Tennis Pros Recognize & Motivate JTT Players Before Start of Play

October 22, 2010 12:19 AM
Former pros Mark Philippoussis (left) and Aaron Krickstein pay a surprise visit in Surprise.
Kids participating in nationals were invited to watch Cancer Treatment Centers of America Tennis Championships play on Thursday.
A new generation of championship-caliber players pick the brain of the old guard in a post-dinner Q&A session.
The top national teams playing in this weekend’s 2010 USTA Jr. Team Tennis National Championships received a pleasant surprise at the annual player party on Thursday, October 21. Not only did they get a chance to meet two of the top players on The Cancer Treatment Centers of America Tennis Championships tour in Surprise, Ariz., Mark Philippoussis and Aaron Krickstein, they received guidance about how to stay motivated with their tennis careers and education – and got the chance to see some incredible tennis in action.
Krickstein and Philippoussis spent about 15 minutes with the children before their 7:00 p.m. match-up against one another on Thursday evening. The coaching session was followed by a short Q & A, in which some of the kids had the chance to ask the players about their dreams & aspirations on and off the court.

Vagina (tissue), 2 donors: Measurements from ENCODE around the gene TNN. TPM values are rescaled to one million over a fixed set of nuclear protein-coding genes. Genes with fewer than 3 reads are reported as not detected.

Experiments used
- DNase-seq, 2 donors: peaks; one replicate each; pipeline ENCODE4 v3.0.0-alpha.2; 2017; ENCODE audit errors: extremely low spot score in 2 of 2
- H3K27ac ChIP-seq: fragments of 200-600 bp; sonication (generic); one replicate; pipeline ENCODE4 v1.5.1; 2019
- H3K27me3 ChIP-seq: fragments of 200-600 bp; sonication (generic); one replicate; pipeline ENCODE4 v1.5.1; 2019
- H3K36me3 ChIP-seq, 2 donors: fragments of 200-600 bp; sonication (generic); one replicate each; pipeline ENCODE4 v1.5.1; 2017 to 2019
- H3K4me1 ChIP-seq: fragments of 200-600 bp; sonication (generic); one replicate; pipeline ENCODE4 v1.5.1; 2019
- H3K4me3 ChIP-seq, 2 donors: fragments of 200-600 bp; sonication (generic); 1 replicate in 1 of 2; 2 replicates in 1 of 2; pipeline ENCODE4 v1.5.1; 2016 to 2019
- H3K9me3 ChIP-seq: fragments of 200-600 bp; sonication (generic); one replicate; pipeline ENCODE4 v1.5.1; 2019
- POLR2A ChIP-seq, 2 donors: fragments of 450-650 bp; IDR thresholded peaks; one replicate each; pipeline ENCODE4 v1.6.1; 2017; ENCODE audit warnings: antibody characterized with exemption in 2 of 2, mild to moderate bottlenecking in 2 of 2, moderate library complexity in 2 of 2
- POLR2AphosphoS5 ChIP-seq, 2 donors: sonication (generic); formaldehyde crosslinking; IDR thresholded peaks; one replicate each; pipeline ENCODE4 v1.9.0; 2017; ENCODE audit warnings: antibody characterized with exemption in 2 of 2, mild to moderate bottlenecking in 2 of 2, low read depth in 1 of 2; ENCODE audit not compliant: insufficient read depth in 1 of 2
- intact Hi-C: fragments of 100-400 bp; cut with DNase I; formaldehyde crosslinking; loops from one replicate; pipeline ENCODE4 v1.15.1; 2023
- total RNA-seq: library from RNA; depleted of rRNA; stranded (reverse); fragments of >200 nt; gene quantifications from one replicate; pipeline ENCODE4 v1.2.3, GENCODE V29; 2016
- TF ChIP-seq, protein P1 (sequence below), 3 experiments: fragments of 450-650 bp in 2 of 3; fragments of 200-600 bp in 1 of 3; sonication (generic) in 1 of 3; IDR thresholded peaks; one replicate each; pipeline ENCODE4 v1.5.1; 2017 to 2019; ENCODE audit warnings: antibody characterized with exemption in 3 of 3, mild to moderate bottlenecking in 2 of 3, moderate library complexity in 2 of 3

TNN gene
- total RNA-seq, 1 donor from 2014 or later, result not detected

Concurrent with the USTA Jr. Team Tennis 14U National Championships, The Cancer Treatment Centers of America Championships at Surprise, featuring the stars of the Champions Series, is taking place October 20-24 at the Surprise Tennis and Racquet Complex in Surprise, Ariz. As part of the festivities, Jr. Team Tennis participants attended a night of matches on Thursday, and were recognized by the likes of Jim Courier, John McEnroe and Jeff Tarango.
Mark Philippoussis, currently ranked No. 1 on the Championship Series, is considered to be one of the hardest hitters in the history of Australian tennis. Born in Australia, Philippoussis’ style of play is to hit every shot hard and can often hit groundstrokes at the same speed as some player’s serves. His career highlights include reaching his first Grand Slam final at the 1998 US Open, entering the top 10 ranking in 1999 for the first time in his career, staying there 11 weeks, and owning a total of 14 career titles (11 in singles, 3 in doubles). Like many of you, he began playing tennis at age 6.
Aaron Krickstein, who reached his highest ranking of No. 6 on the ATP World Tour in 1990, was coached early in his career by Nick Bollettieri. A Boca Raton, Florida native, he won the U.S. National 18s titles in the Indoor, Clay, and National categories at age 16. Krickstein turned his amazing junior career into an impressive pro career and is best known for being one of the most tenacious players in the history of tennis, winning 28 times in five-set matches (11 times from two sets down). During his 13 years playing on the ATP World Tour, he spent five years in the world’s Top 10, and owns a total of nine career titles.